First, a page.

JSC Chairman Says Homosexual Acts Immoral
Marine General Peter Pace, chairman of the Joint Chiefs of Staff, told the Chicago Tribune that the ban on gays on the military must be kept because homosexual acts are immoral.
Responding to a question about a Clinton-era policy that is coming under renewed scrutiny amid fears of future U.S. troop shortages, Pace said the Pentagon should not “condone” immoral behavior by allowing gay soldiers to serve openly. He said his views were based on his personal “upbringing,” in which he was taught that certain types of conduct are immoral. “I believe homosexual acts between two individuals are immoral and that we should not condone immoral acts,” Pace said in a wide-ranging discussion with Tribune editors and reporters in Chicago. “I do not believe the United States is well served by a policy that says it is OK to be immoral in any way.
“As an individual, I would not want [acceptance of gay behavior] to be our policy, just like I would not want it to be our policy that if we were to find out that so-and-so was sleeping with somebody else’s wife, that we would just look the other way, which we do not. We prosecute that kind of immoral behavior,” Pace said.
While quite impolitic a thing to say in our current political climate, it’s hardly surprising that Pace finds homosexual acts immoral. He’s a deeply religious man and his views are almost surely shared by not only most of the senior brass but most of the rank-and-file. From a purely rational point of view, though, I’m not quite sure how consensual homosexual acts are akin to adultery, which harms an unwilling third party. Or why they’re any less moral than heterosexual fornication from a Biblical standpoint.
(I also find the use of quotation marks around single words like “condone” and “upbringing” funny. It’s as if the reporter disputes his claim that he had an upbringing.)
Taylor Marsh, noting that the military is now willing to grant waivers for minor crimes in order to meet recruiting quotas, observes, “It says something about our nation that we’d rather recruit thugs than an honorable gay person who wants to serve his or her country.” She has video of Pace’s remarks.
John Aravosis thinks Pace’s morality meter needs some readjusting:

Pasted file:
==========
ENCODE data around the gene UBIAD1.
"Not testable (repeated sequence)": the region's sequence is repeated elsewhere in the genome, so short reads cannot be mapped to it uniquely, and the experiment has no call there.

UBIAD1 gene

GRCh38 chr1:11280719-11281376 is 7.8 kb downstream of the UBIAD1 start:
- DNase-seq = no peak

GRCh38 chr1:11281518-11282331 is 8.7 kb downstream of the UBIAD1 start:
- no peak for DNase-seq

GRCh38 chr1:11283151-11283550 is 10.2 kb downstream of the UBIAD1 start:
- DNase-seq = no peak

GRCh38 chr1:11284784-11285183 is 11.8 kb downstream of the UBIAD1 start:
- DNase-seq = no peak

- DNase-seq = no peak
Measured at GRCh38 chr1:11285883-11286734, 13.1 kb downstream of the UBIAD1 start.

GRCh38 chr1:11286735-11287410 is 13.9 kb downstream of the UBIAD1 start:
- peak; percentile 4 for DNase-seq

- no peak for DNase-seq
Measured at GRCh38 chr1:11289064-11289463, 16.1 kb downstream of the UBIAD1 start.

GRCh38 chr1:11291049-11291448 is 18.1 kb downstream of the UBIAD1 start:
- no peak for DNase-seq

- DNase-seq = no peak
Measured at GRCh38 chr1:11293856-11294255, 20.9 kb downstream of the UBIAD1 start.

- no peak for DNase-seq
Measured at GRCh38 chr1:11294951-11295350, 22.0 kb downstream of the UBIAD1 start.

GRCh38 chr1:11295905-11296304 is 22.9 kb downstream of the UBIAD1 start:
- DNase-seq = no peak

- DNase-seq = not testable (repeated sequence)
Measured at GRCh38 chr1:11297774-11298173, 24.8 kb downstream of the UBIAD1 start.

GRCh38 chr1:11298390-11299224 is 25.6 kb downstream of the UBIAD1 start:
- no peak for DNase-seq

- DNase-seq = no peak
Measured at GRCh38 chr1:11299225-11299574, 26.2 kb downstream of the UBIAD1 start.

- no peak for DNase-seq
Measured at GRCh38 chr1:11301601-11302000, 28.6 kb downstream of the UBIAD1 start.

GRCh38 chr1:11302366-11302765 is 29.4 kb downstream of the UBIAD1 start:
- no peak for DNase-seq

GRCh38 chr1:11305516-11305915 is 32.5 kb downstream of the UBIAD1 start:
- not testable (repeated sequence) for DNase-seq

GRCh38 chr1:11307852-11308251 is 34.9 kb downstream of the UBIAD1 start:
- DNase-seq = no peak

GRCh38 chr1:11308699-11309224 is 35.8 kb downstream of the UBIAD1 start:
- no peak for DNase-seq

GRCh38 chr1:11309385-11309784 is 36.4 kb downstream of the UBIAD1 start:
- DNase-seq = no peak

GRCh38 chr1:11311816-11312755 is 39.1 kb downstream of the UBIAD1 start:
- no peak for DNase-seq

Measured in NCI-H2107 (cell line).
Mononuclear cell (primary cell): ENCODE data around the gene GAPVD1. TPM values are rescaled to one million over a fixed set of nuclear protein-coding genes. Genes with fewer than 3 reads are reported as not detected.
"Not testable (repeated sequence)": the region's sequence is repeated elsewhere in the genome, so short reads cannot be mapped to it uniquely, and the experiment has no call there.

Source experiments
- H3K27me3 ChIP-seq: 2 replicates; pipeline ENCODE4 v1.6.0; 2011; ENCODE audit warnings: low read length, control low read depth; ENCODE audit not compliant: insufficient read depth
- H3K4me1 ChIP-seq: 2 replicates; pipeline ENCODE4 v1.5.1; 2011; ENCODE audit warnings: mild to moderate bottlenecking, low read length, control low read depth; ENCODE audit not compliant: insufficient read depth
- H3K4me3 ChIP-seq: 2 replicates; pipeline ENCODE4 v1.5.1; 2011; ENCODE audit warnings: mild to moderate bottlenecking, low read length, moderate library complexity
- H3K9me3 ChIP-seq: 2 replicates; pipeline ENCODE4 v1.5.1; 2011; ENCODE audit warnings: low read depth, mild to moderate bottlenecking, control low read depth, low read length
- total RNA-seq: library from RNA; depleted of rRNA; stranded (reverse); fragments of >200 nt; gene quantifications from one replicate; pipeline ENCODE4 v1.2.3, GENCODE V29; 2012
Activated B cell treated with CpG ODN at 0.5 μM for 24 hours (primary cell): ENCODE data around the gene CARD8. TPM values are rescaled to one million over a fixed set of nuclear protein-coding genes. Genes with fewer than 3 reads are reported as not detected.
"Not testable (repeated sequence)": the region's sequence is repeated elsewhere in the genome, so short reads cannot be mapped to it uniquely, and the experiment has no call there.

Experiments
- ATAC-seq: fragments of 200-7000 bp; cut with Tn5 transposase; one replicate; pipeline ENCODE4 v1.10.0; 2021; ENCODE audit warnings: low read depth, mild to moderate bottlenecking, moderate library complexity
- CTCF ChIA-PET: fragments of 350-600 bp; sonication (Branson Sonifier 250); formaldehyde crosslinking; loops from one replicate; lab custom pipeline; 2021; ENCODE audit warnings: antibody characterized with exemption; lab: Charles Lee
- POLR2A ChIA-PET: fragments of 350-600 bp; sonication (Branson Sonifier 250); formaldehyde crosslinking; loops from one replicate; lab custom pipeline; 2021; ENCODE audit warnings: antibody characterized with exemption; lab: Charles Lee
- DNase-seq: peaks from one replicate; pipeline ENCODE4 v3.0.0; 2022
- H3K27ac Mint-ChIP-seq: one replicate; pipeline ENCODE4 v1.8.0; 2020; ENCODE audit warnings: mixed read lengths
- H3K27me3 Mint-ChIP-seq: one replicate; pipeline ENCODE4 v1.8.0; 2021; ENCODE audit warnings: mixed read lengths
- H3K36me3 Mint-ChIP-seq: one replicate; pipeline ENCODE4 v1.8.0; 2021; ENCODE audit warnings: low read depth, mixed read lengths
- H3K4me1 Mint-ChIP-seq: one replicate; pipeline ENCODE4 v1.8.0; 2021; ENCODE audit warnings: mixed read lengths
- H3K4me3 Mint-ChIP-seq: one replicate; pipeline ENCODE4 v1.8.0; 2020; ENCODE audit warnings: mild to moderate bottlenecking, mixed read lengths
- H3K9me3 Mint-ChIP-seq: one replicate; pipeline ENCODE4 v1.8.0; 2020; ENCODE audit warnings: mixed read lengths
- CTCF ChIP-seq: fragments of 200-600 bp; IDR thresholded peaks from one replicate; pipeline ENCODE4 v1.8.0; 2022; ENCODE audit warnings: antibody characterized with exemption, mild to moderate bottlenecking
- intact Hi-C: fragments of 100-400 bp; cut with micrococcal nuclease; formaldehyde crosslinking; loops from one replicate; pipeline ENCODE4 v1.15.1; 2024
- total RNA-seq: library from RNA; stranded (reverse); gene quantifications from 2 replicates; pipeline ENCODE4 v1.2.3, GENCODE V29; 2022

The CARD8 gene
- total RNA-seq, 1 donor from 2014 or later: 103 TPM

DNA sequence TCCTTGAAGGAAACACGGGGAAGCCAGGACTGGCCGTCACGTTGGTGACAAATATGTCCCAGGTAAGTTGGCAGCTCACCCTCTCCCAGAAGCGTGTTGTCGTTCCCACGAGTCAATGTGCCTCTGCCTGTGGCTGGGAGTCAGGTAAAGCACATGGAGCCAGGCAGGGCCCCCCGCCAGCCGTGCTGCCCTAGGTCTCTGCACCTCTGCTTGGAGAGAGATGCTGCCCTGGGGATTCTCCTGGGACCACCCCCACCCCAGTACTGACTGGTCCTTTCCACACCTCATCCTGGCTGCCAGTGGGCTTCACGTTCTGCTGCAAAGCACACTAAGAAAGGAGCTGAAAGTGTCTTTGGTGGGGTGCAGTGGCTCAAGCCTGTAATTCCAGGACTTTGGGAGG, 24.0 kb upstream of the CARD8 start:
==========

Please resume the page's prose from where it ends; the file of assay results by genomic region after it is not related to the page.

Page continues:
No, I’d say “immoral” is letting our own injured and maimed soldiers sleep in their own urine when you all knew about it and didn’t give a damn. Immoral is lying to the American people in order to get us into a war. Immoral is sending hundreds of thousands of US soldiers into battle without the proper armor. Immoral is risking the lives of our soldiers by still not having a plan for victory or exit.
In fairness, I don’t think Pace is guilty of any of those things. But, certainly, you’d think he’d have bigger things on his mind. Then again, he was simply answering a question; there’s no evidence of which I’m aware that he’s stepping up enforcement.
Pam Spaulding is organizing a letter campaign to force Pace to resign.
Which may be playing into Pace’s hand, according to Jim Henley‘s “Corporal Klinger” theory.
I bet Pace is hoping that the liberal media drive him into retirement. He slips the chain of Iraq dragging him down to the muddy bottom of Posterity Ocean, escapes from having to lead a foolish war against Iran, he can play the victim-of-PC card and have a nice second career as a right wing poster boy, maybe run for Senate on a “Traditional Values and They Wouldn’t Let Me Win the War” platform.
My guess, though, was that he was giving an honest answer to a question. His response is one that wouldn’t have even raised an eyebrow ten years ago.
It should be noted, too, that Pace didn’t say “I hate gays” or even “gays are immoral” but rather that homosexual conduct is immoral. Like it or not, that’s probably where most religious Americans–which is to say most Americans–are. That’s rapidly changing, owing to positive portrayal of gays in the popular culture and more “out” gays in society, but Pace’s remarks hardly make him a leftover bigot from a bygone era.
Now, more than ever, the military is a traditional society. It’s all-volunteer, so its membership is self-selected. It’s also disproportionately Southern and rural. Institutionally, morality, honor, and traditional values are highly touted, taught during the earliest training and selection phases, and reinforced throughout one’s career. (Although situational deviations are permissible. Use of prostitutes when assigned to hardship tours in Korea, for example, is not frowned upon.) That’s not going to change any time soon.
At the same time, soldiers live in and are drawn from the society at large. As homosexuality becomes more normalized in the general culture, young recruits and young officers will come in with those attitudes. (Although, again, there will be a lag because of the traditional orientation of those drawn to military service.) It won’t happen overnight, though.
UPDATE: Pace has issued a statement expressing regret for expressing his personal views but not apologizing for them.
In a statement Tuesday, he said he should have focused more in the interview on the Defense Department policy about gays — and “less on my personal moral views.” He did not offer an apology, something that had been demanded by gay rights groups.
Good. I’m getting tired of insincere apologies from politicians, sports stars, and other high profile figures. The man said what he meant and he should stick by it.